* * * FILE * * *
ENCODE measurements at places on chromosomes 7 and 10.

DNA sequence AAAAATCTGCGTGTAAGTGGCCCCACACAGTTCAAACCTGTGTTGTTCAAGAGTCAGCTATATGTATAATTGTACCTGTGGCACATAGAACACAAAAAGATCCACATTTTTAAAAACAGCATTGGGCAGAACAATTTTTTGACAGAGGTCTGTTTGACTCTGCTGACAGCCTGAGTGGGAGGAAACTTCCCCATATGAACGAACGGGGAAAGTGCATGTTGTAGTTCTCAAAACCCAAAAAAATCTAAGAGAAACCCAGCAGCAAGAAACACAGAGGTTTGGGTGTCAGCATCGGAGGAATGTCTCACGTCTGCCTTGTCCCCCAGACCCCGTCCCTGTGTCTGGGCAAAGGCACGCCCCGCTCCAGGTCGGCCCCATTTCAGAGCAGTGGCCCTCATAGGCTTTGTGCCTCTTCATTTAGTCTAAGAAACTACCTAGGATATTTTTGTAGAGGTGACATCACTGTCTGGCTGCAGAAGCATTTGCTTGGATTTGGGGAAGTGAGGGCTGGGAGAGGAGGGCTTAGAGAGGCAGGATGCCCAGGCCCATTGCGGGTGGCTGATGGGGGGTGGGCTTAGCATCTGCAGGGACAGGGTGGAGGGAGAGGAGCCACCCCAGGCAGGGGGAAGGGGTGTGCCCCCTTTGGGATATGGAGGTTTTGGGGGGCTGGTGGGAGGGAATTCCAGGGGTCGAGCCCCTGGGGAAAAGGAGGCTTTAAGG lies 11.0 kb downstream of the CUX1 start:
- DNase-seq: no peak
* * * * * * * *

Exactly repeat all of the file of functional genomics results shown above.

ENCODE measurements at places on chromosomes 7 and 10.

DNA sequence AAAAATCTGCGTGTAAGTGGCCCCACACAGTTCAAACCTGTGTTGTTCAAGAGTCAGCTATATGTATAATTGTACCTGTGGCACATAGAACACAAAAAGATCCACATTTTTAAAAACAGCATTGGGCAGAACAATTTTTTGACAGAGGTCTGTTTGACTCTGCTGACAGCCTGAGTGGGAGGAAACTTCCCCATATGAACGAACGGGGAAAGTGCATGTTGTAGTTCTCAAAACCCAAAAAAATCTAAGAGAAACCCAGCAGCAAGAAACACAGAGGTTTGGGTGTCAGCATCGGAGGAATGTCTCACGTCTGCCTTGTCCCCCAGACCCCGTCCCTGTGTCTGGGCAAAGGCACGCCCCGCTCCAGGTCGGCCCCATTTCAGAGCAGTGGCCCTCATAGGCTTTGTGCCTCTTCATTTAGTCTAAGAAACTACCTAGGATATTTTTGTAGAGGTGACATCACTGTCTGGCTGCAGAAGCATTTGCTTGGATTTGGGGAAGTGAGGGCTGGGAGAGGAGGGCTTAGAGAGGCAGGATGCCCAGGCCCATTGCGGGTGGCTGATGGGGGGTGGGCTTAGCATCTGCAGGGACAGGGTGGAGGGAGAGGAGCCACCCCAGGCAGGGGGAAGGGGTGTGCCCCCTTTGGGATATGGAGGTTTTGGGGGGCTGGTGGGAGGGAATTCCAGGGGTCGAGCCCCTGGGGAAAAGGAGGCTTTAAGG lies 11.0 kb downstream of the CUX1 start:
- DNase-seq: no peak